Beaufort: We don’t like picking favorites when it comes to alpine-style cheeses—they’re all unbelievably good, but beaufort-style cheese is particularly special. Compared to gruyère or comet, beaufort cheese tastes lighter and a bit more floral; a result of the summer milk used to make it. Beaufort cheese is actually what inspired Uplands Cheese to make Pleasant Ridge Reserve, the most awarded cheese in U.S. history. 

What does alpine-style cheese taste like?

No two alpine-style cheeses will taste alike, but there are some common traits that many of them share. For starters, most alpine-style cheeses are on the mild end of the spectrum compared to more piquant cheeses like limburger or gorgonzola.

There are exceptions of course. For example, some cheesemakers choose to age their alpine-style cheeses longer to concentrate the intensity of the flavor. Alpine-style cheeses are also famous for having just the right balance of savory and sweet, making them ideal pairing cheeses for a variety of light beers, fruity wines, and sweet spirits.

What does alpine-style cheese look like?

Alpine-style cheese comes in countless shapes, sizes, and textures. From off-white ivory to a beautiful pale gold, the colors of alpine-style are vibrant and bright like the final rays of light before a dusky sunset.

Did we mention the famous holes? Many alpine-style cheeses like swiss and emmental are famous for their many “eyes.” These curious creations are a result of the cheesemaking process where a starter culture containing the bacterium Propionibacter shermani eats up lactic acid and produces pockets of carbon dioxide that get trapped in the cheese. These pockets of gas are what give many alpine-style cheese their characteristic holes.

Pairing alpine-style cheeses

Alpine-style cheeses are a breeze to pair thanks to their laid back, slightly sweet taste. Anything from a light pilsner to a rich cognac will be right at home with a slice of alpine-style cheese. If you’re ready to take a deeper look into the world of cheese pairing, we recommend starting with our beginner’s guide to cheese pairing.

What beer goes well with alpine-style cheese?

Alpine-style cheeses generally pair well with light to moderately alcoholic beer, particularly ones that have a hint of sweetness. Here are some of our favorite beer pairings:

Butterkäse and weiss beer
Swiss and pilsner
Emmental and Belgian stout
Fontina and saisons

What wine pairs best with alpine-style cheese?

When pairing alpine-style cheese with wine, we lean toward fruit-forward whites and reds that are easy on the tannin. Too much tannin can leave an astringent, bitter sensation in your mouth that just doesn’t play well with most semi-sweet alpine-style cheeses.

Butterkäse and chardonnay
Swiss and pinot noir
Emmental and riesling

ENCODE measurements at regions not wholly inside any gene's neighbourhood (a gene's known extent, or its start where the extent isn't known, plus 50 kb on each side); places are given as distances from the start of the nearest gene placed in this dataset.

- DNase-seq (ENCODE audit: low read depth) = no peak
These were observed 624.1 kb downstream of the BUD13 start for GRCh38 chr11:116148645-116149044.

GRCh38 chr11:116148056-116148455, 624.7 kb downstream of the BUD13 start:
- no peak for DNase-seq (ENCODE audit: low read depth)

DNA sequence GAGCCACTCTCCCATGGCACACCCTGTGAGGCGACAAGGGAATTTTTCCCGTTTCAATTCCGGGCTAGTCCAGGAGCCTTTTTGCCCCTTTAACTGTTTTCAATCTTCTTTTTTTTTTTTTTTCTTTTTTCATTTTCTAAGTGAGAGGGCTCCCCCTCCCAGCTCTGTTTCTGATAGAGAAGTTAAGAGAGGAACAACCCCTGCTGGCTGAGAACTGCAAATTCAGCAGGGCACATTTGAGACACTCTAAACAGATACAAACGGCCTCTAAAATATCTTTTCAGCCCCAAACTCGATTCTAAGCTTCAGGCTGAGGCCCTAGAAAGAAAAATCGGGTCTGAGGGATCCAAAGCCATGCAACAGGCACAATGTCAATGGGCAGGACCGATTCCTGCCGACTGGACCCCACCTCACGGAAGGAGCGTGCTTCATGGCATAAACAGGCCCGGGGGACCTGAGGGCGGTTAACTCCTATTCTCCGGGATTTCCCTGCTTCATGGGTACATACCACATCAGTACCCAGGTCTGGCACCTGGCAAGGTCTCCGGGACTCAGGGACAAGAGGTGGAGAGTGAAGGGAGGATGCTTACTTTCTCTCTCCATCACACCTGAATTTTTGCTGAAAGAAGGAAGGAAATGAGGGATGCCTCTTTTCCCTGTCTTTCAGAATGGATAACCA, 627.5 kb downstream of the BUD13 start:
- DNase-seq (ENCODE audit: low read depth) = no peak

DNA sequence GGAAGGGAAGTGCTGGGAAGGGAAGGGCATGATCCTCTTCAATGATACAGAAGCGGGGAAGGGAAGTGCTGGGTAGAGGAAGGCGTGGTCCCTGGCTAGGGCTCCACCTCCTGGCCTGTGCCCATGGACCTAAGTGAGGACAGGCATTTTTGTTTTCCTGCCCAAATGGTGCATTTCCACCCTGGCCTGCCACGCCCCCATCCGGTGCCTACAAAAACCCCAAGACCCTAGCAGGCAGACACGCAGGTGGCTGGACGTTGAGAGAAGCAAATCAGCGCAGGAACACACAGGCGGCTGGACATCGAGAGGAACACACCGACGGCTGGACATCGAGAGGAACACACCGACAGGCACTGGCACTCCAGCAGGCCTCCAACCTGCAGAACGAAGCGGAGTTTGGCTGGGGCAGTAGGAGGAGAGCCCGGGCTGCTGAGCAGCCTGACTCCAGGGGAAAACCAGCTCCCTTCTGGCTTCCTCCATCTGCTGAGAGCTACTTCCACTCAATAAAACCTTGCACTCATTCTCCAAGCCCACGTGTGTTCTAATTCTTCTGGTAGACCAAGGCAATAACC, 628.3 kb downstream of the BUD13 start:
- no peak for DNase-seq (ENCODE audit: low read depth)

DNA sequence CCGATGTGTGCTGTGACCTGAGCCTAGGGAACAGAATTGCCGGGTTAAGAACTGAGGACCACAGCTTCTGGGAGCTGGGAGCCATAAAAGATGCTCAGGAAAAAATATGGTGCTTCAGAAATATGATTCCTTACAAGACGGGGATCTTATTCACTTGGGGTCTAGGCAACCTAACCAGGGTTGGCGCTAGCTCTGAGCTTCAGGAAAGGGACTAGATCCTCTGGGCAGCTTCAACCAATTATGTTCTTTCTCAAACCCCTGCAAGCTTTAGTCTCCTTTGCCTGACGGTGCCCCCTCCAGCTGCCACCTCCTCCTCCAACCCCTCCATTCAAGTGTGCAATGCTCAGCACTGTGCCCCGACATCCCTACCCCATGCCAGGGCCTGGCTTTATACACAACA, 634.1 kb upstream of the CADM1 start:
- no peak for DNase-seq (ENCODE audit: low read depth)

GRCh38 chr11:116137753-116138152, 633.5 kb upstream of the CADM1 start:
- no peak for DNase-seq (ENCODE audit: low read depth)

Fontina and Chianti

What spirits should I have with alpine-style cheese?

Dessert spirits and digestifs make great partners for alpine-style cheeses. We’d never get in the way of a bourbon or scotch pairing either—just be mindful that the oaky or smoky flavors don’t overwhelm the more delicate notes in an alpine-style cheese. Like we covered in our brown liquor and cheese pairing guide, it’s all about matching intensities!

Butterkäse and port
Swiss and brandy
Emmental and Cognac
Fontina and light scotch (avoid the peaty stuff)

Time to try some alpine-style cheese!

If all this talk of cheese has gotten you hungry for a cheese tasting, you can get Wisconsin’s finest alpine-style cheeses delivered right to your door with our continuously updated list of cheesemakers and retailers that allow you to order cheese online. Award-winning Wisconsin Cheese is just a click away.

Craving something else? Choose from our selection of over 400 recipes featuring Wisconsin Cheese. Don’t forget to share your creative cheesy creations with us on Facebook and Instagram!


What is gruyère cheese similar to?

Gruyère is quite similar to other alpine-style cheeses like emmental or fontina. Some also consider swiss to have a comparable flavor, although most find it to be milder.

Is fontina a hard cheese?

Fontina is a semi-firm to firm cheese that sometimes has very small holes (or “eyes” as cheesemakers call them).

Why does swiss cheese have holes?

Get ready for some cheese science! Near the beginning of the cheesemaking process, a bacterial culture is added to the milk. The bacteria responsible for the holes is called Propionibacter shermani. This bacterium eats up lactic acid produced during the cheesemaking process and releases pockets of carbon dioxide gas. These pockets of gas are what’s responsible for the holes.

What is emmental cheese used for?

Emmental is most famous for its use in fondue, where it accompanies swiss to create the classic, melty cheese dip that’s famous across the world. Emmental is a delightfully melty cheese that makes a great topping for potatoes, hash browns, or just sliced on a sandwich.